Pinching out tomato plants – pruning side shoots

Pinching out tomato plants

The video below is all about pruning or pinching out tomato plants, in particular pinching out the side shoots of tomato plants.

If you want to know how to prune tomato plants, this is basically what you need to know.

In the video:

  • I explain what tomato plant side shoots are
  • I explain how cordon tomato plants grow and why you need to prune or pinch out the side shoots to ensure that your tomatoes will ripen and be of the best quality
  • I show where you can locate the side shoots on the tomato plant
  • I demonstrate how to pinch out and prune the tomato plant’s side shoots
  • And I explain how you need to remain vigilant because the plants will keep sending out side shoots unless you stop it.


Transcript: How to pinch out tomato plants

This is a short video about pinching out tomatoes.

When I first started growing tomatoes, I read gardening books and watched gardening programmes and they always used to talk about pinching out tomatoes.

But it was never really clear to me what that meant.

So here is a simple demonstration and explanation for those people who are new to tomato growing and for whom pinching out tomatoes might still be something of a mystery.

Although, perhaps it was just me that didn’t get it.

Anyway, the bottom line is pinching out tomato plants is just another way of describing how to prune tomato plants to get the best fruit from you plant.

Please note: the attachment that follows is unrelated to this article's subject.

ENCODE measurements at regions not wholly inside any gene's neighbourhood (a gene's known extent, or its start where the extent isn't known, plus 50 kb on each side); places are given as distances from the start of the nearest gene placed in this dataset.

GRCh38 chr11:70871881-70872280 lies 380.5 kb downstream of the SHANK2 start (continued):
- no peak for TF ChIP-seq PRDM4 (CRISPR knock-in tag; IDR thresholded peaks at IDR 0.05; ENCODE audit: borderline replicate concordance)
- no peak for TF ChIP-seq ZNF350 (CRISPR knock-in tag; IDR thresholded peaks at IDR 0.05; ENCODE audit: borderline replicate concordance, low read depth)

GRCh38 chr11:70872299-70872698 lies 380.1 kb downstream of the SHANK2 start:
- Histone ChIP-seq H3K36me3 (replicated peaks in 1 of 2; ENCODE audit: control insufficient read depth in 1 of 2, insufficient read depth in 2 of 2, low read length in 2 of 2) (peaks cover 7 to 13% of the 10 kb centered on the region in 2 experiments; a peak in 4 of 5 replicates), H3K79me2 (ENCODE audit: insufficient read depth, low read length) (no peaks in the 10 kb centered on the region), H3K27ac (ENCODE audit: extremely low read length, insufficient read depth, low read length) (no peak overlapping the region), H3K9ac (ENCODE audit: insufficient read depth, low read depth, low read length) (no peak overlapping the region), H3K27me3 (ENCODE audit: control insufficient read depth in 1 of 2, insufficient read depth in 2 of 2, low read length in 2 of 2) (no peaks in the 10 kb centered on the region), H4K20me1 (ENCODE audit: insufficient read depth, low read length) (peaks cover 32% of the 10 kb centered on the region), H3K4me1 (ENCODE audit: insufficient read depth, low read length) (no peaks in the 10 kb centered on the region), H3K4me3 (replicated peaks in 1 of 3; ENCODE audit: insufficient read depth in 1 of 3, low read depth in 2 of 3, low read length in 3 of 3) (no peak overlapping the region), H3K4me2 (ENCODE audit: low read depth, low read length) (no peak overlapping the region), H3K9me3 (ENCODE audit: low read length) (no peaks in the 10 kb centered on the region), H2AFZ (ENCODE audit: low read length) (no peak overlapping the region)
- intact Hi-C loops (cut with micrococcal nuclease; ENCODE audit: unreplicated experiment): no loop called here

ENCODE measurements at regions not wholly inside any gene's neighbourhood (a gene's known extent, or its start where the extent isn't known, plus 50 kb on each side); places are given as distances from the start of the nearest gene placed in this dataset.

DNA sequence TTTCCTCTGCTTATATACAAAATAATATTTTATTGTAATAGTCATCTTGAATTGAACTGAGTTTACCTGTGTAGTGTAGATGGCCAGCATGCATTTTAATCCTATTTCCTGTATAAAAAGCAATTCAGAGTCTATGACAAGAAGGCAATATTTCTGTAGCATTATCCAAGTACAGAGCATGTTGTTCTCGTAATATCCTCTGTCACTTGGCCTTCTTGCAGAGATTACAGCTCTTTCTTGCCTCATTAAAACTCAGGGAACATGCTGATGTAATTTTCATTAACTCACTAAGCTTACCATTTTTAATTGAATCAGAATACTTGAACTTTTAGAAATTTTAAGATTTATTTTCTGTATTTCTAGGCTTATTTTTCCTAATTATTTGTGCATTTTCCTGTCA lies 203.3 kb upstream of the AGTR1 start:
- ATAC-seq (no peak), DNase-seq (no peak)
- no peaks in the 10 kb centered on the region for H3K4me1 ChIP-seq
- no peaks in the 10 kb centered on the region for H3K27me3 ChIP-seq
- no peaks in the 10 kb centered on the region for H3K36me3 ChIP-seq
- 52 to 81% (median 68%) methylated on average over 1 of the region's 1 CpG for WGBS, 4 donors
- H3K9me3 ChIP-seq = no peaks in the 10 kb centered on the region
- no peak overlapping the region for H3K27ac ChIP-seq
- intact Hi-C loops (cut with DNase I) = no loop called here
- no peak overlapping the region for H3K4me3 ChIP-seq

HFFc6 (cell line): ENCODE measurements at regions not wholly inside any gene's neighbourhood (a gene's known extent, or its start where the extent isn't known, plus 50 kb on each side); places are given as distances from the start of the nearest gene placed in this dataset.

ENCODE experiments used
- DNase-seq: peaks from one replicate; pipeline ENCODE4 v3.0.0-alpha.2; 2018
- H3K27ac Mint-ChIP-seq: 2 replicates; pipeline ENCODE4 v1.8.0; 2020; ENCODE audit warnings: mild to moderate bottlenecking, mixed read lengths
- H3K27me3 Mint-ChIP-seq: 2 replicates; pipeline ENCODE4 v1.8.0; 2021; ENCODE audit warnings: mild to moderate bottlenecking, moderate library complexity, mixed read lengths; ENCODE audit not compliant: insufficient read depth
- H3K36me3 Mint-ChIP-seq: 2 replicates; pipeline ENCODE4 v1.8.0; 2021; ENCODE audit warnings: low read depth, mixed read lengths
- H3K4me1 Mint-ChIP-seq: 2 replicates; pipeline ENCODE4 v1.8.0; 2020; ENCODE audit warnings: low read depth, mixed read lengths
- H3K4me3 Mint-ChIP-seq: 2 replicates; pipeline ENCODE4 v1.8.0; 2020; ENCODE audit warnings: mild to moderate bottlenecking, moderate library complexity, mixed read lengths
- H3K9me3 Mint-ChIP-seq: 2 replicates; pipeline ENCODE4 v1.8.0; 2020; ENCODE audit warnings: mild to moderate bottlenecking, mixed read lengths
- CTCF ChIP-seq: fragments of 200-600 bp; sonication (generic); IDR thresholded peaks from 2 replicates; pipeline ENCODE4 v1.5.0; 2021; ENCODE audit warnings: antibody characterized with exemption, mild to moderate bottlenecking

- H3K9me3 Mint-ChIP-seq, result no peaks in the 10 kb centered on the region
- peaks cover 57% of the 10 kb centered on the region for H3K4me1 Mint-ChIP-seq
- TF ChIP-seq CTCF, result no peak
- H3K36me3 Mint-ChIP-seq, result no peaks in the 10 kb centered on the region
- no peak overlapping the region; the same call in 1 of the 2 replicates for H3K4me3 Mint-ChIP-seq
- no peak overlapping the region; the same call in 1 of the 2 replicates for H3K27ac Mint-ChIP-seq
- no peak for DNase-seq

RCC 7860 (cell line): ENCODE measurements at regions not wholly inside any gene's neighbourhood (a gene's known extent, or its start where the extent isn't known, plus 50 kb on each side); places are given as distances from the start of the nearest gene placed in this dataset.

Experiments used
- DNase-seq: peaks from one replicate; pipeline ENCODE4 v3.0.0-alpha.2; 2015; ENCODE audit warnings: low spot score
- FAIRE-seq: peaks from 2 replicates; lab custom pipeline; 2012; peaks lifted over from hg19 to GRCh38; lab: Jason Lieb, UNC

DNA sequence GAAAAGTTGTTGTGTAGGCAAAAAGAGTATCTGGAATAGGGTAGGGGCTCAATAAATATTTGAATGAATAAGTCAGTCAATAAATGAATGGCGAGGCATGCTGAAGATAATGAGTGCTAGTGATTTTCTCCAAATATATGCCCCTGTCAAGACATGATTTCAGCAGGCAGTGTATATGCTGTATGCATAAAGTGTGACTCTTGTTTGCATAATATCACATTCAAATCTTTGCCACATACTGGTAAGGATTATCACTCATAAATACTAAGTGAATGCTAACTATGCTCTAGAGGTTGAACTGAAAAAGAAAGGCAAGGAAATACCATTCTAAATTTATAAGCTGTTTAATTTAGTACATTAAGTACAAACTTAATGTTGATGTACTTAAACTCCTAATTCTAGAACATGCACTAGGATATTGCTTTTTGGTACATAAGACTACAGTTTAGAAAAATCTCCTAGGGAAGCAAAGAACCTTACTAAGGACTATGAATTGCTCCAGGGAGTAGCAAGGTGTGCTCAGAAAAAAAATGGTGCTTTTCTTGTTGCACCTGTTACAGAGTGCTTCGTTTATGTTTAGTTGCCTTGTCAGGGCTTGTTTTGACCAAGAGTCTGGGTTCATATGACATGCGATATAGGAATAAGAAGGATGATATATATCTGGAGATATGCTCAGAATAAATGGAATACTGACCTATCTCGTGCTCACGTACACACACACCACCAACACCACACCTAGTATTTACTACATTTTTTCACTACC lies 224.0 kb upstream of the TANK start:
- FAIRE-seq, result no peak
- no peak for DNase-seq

So, this applies specifically to cordon tomatoes, which are tomatoes that grow long and tall and will continue to grow from the growing point at the top of the stem.

As long as you let them, they will just keep growing. And that’s really the essence of what this is all about.

tomato plants
Tomato plant by gkdavie is licensed under CC BY 2.0

These kinds of tomatoes will continue to put on growth all through the growing season, which is good because it means you get big plants and potentially more tomatoes.

But, because for most people in most places in the world, there’s a limit to the growing season, there are only so many tomatoes that are going to mature and ripen during the course of the season.

So what you need to do is to some extent limit the amount of growth that these cordon tomatoes put on.

And the way that you do that, once you’ve got, four to 6 trusses of tomatoes developing on the plant, is to stop the growing point. The growing point is the absolute top of the tomato plant where it is continuing to grow from.

You can just literally cut the top of the stem off, and that would stop the tomato plant from growing at that point.